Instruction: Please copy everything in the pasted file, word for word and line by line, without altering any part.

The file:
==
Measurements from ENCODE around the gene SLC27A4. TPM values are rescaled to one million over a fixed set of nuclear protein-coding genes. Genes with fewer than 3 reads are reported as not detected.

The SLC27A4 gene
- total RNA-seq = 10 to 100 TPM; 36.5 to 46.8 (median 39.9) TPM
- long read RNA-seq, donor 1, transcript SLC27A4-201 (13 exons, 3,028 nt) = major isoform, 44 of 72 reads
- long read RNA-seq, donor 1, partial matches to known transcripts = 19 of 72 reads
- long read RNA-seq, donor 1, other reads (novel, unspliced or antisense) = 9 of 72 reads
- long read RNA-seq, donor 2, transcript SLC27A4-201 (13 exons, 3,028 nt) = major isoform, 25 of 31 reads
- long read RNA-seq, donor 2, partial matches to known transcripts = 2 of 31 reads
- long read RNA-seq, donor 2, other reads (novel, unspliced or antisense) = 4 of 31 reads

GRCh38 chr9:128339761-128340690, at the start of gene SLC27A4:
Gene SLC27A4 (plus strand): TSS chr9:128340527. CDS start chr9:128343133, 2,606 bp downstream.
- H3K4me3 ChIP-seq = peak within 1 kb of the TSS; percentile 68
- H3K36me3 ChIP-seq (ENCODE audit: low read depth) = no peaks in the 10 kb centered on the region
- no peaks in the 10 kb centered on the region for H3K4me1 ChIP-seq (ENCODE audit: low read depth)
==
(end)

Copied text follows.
Measurements from ENCODE around the gene SLC27A4. TPM values are rescaled to one million over a fixed set of nuclear protein-coding genes. Genes with fewer than 3 reads are reported as not detected.

The SLC27A4 gene
- total RNA-seq = 10 to 100 TPM; 36.5 to 46.8 (median 39.9) TPM
- long read RNA-seq, donor 1, transcript SLC27A4-201 (13 exons, 3,028 nt) = major isoform, 44 of 72 reads
- long read RNA-seq, donor 1, partial matches to known transcripts = 19 of 72 reads
- long read RNA-seq, donor 1, other reads (novel, unspliced or antisense) = 9 of 72 reads
- long read RNA-seq, donor 2, transcript SLC27A4-201 (13 exons, 3,028 nt) = major isoform, 25 of 31 reads
- long read RNA-seq, donor 2, partial matches to known transcripts = 2 of 31 reads
- long read RNA-seq, donor 2, other reads (novel, unspliced or antisense) = 4 of 31 reads

GRCh38 chr9:128339761-128340690, at the start of gene SLC27A4:
Gene SLC27A4 (plus strand): TSS chr9:128340527. CDS start chr9:128343133, 2,606 bp downstream.
- H3K4me3 ChIP-seq = peak within 1 kb of the TSS; percentile 68
- H3K36me3 ChIP-seq (ENCODE audit: low read depth) = no peaks in the 10 kb centered on the region
- no peaks in the 10 kb centered on the region for H3K4me1 ChIP-seq (ENCODE audit: low read depth)